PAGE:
“Dancez avec moi?” inquired a jolly gentlemen as I step off the gangplank in Tadoussac, a little port at the confluence of the St. Lawrence estuary and the Saguenay Fjord in Quebec. He took my hands with a big grin and pulled me into his small circle of companions, a group of actors hired to greet cruise visitors.
Why not? With fiddlers nearby sawing away at their strings, smiling women dressed in old-fashioned period garb clapping their hands in time to the music and giggling children leaning over an ice-laden, makeshift table twirling sticks of maple syrup into hardened candy, I figure a refusal would be downright unfriendly.
I was sailing along Canada’s eastern coastline aboard
La Compagnie du Ponant’s Le Boreal, a 264-passenger luxury ship sailing from Quebec City, around the Gaspé Peninsula and down to Boston. On this route the ship’s size matters. Le Boreal, 466 feet long, can dip in and out of picturesque fishing villages and shallow ports otherwise inaccessible to larger ships.
Touted as a fall-foliage tour, our cruise could also have been called “In Search of the Northwest Passage” or “Eastern Canada’s Remarkable Wildlife.” In truth, it was all of these things.
- Wolverine fire continues to grow, air quality at hazardous levels
- Man who drowned in Lake Washington was watching hydros, jumped in to swim
- Oh, rats! Seattle is one of the rattiest places in U.S.
- Seahawks' decision shows faith in Brandon Mebane, and the team's Superstar Strategy
- Old office-temperature rule for men leaves women freezing at work
Most Read Stories
Onboard historians painted a picture of early explorer Jacques Cartier’s search for the elusive Northwest Passage. And this vast region abounds with both land and marine wildlife.
Some of my fellow passengers were dapper French tourists, bound together in search of a common history and some of the most stunning vistas in North America. This is because La Compagnie du Ponant (ponant.com) is well known in Europe for its appealing routes and subdued elegance.
Along the river
Le Boreal cruised along the mighty St. Lawrence River toward the Saguenay fjord, dropping anchor in the village of Tadoussac where I found my hearty welcome. The town, once France’s first trading post on the mainland of “New France,” is still the fjord’s doorkeeper and as such is a hub of tourism for the estuary area.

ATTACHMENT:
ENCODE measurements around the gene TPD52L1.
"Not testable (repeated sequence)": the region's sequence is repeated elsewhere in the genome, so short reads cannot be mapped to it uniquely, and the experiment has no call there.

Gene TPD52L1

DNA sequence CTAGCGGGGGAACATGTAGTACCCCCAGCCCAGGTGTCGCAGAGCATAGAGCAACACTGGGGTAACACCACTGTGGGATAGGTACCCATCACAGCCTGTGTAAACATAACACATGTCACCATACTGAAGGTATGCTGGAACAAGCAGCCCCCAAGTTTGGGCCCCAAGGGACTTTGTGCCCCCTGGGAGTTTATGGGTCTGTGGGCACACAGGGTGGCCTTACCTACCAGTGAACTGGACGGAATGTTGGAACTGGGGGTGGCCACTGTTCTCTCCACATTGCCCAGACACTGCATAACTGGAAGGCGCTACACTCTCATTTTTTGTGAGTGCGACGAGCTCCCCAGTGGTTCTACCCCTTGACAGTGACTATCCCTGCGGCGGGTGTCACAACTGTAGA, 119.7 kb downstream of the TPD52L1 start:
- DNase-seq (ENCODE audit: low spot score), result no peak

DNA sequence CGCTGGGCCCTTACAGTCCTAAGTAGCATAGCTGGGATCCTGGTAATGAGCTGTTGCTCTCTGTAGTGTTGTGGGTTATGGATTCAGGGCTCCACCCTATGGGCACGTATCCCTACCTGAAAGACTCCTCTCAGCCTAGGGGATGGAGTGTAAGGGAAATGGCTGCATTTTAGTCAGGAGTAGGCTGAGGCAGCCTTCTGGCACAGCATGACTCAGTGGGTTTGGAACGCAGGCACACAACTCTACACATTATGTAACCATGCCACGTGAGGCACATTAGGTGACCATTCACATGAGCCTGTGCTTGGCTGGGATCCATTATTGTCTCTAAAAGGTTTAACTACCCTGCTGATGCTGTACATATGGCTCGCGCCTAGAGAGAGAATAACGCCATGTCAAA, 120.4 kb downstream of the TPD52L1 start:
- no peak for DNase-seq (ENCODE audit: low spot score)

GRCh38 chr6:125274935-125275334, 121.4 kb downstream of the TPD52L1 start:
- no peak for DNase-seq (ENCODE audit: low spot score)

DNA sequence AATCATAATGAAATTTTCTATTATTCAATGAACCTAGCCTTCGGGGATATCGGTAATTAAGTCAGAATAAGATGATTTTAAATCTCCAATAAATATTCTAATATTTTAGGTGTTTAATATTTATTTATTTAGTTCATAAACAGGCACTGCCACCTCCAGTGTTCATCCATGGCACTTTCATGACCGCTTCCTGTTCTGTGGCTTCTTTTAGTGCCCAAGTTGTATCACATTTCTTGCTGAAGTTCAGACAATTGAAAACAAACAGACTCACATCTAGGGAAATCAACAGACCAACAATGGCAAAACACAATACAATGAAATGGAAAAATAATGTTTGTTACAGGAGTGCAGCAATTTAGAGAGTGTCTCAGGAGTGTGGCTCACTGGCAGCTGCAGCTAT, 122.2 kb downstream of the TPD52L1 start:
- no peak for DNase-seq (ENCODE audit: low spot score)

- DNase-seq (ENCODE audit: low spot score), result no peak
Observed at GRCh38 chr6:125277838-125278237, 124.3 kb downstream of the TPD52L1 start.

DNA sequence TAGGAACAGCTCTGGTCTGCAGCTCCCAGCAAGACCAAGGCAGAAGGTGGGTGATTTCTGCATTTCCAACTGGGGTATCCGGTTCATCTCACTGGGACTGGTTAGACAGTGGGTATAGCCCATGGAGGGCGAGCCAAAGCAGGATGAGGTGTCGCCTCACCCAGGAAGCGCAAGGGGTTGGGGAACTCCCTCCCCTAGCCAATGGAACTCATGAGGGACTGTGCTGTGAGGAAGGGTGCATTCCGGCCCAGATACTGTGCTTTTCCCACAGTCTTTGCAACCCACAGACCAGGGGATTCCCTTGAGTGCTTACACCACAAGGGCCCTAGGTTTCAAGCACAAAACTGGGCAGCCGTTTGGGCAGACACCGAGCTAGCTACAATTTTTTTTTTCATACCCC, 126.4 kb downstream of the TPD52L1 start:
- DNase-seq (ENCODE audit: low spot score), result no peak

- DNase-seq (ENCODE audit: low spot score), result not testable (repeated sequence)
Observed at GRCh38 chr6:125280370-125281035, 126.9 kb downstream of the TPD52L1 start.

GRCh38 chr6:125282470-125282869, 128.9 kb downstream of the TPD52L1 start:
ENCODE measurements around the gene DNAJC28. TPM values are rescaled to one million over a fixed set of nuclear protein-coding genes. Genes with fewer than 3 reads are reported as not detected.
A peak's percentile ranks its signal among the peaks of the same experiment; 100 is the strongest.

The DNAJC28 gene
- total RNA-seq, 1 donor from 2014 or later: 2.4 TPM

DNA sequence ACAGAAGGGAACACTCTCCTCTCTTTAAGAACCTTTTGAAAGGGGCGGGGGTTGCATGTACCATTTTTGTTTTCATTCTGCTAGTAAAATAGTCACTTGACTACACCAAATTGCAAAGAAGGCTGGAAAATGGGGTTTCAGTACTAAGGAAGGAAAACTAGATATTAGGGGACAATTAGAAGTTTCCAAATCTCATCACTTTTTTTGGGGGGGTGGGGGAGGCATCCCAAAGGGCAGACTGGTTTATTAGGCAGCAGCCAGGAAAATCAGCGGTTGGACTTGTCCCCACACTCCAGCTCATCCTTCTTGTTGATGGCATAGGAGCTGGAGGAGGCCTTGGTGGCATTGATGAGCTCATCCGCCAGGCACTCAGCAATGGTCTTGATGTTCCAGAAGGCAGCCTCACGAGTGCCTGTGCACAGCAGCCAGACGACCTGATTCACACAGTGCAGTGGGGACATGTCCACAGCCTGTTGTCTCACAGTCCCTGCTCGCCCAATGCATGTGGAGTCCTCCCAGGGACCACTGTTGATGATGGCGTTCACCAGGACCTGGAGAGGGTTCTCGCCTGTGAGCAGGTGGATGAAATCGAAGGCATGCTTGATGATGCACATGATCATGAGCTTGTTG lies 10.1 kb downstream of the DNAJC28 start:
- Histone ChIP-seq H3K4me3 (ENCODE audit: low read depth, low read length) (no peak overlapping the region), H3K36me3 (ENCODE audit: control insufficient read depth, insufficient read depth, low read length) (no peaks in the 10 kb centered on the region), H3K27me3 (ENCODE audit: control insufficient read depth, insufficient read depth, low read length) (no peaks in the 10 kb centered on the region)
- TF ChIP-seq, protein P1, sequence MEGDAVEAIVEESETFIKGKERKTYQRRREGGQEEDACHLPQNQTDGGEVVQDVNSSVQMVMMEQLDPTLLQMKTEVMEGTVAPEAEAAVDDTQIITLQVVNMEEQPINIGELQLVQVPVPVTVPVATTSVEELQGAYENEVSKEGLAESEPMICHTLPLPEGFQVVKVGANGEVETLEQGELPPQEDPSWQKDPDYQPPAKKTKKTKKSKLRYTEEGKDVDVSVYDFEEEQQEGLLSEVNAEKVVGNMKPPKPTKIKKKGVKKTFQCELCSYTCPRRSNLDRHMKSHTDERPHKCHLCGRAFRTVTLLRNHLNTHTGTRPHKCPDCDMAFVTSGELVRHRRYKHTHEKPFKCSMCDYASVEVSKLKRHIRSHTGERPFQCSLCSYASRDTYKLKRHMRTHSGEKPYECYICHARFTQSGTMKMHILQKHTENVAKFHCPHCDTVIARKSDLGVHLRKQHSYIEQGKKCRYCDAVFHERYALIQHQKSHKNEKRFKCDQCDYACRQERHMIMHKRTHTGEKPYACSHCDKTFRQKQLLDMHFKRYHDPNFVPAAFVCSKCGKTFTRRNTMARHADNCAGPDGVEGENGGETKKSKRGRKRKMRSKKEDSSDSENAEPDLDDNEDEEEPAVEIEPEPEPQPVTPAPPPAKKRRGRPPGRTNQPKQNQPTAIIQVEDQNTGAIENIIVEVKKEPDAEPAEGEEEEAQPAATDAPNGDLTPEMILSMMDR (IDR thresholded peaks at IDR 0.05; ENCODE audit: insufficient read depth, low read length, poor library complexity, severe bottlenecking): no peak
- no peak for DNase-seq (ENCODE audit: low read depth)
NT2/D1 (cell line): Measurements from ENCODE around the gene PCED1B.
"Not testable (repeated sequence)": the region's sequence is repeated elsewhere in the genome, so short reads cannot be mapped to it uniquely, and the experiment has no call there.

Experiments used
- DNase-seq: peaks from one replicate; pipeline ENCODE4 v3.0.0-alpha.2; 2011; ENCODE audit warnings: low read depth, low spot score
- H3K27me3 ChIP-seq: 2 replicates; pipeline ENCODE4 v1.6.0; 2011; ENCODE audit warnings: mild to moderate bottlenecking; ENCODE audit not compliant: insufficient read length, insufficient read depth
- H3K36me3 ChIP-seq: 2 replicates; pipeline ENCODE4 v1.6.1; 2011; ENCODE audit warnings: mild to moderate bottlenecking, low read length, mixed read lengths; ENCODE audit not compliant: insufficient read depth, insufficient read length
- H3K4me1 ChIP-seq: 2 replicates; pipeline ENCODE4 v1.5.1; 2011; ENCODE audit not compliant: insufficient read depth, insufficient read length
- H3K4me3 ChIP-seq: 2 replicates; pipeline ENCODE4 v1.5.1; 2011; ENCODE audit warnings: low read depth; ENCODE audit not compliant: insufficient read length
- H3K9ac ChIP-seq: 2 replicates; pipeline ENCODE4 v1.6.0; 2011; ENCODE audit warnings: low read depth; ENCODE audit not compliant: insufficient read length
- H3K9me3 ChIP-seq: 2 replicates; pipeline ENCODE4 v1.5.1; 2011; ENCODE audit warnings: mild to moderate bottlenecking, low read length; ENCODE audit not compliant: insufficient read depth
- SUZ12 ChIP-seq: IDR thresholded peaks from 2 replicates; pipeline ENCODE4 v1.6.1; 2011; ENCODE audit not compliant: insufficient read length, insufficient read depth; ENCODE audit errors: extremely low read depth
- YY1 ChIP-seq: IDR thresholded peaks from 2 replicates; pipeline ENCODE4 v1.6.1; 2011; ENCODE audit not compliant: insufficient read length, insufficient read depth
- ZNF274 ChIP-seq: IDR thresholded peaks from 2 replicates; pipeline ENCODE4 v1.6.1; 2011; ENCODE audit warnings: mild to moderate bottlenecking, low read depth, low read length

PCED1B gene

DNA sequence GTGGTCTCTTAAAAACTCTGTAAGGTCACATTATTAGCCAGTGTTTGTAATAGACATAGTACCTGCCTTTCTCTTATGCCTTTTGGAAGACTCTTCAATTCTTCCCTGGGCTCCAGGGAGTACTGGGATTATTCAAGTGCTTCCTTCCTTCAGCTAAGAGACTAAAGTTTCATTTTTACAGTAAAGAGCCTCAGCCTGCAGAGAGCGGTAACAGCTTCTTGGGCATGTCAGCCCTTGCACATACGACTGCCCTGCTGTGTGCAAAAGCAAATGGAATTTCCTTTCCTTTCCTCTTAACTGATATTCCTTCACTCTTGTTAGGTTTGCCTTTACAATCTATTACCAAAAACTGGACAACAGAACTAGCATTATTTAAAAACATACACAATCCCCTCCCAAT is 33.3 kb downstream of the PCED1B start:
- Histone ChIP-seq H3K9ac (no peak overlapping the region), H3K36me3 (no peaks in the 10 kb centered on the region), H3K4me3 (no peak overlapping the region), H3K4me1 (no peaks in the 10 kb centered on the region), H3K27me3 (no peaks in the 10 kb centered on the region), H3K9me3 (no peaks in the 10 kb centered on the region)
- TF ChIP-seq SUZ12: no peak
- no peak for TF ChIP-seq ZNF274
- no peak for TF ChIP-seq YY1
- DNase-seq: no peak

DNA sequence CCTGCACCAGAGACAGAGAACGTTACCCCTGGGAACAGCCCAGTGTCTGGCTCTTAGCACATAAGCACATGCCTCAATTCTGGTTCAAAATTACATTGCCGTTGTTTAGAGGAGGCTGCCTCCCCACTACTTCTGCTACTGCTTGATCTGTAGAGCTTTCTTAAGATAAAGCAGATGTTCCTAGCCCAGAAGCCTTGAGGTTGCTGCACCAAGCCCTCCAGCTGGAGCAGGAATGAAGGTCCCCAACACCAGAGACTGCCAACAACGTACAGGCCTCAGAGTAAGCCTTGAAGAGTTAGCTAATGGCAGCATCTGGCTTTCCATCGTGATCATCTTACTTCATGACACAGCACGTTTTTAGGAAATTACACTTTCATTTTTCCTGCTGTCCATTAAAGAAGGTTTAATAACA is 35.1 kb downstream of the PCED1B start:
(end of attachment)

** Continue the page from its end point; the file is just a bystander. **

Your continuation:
Where the fjord and St. Lawrence meet is a nutrient-rich environment for several whale species — fin, mink, belugas and blue whales — as well as harbor porpoises. Visitors go on whale-watching boat excursions or take quiet walks in the forest edging the fjord.
A stroll around town accompanied by an afternoon snack of tasty poutine — a quintessential Quebecois dish of French fries smothered in gravy — rounded out the day nicely.
Evenings are quiet aboard the ship with most guests in their staterooms by 9 p.m. I headed to the panoramic Observatory Lounge with its svelte white bar chairs and panoramic views and tucked into a Drink of the Day for kicks.
Ports come and go, but the Illes de Madeleine (called the Madeline or Magdalen islands in English), a string of six islands in the Gulf of St. Lawrence, were among the most memorable.
By the time we dropped anchor at Madeline island, even in the bright sunshine of a September morning, there was a chill in the air. And the scanty population — only 13,000 Acadians — tells a story of winters that are too long and too cold on the windswept, rolling landscape.
The Acadians, though, are survivors. By 1875, when the islands’ timber was all logged and exported, fishing became the islanders’ primary livelihood. Today, lobster fishing and, increasingly, tourism (bird-watchers come to spot nearly 200 bird species) that sustain islanders.
Not all ports on our itinerary pulled out the stops like Tadoussac, but each had its allure. Lunenburg, Nova Scotia is a UNESCO World Heritage Site whose rows of centuries-old red, blue and yellow buildings stand like soldiers guarding the historic British colonial settlement.
Fishing, shipbuilding and social life revolved around some of the richest stocks of both fish and fur — including the now fished-out walrus — in the heyday of these towns in the 18th and 19th centuries.
With fellow passengers I wandered the orderly, parallel streets and visited the historic Knaut-Rhuland Museum with its authentic period garb and reproduction rooms. A knitter, I headed to little shops selling handmade, heavy woolens for the long, cold winters of this picturesque corner of Canada.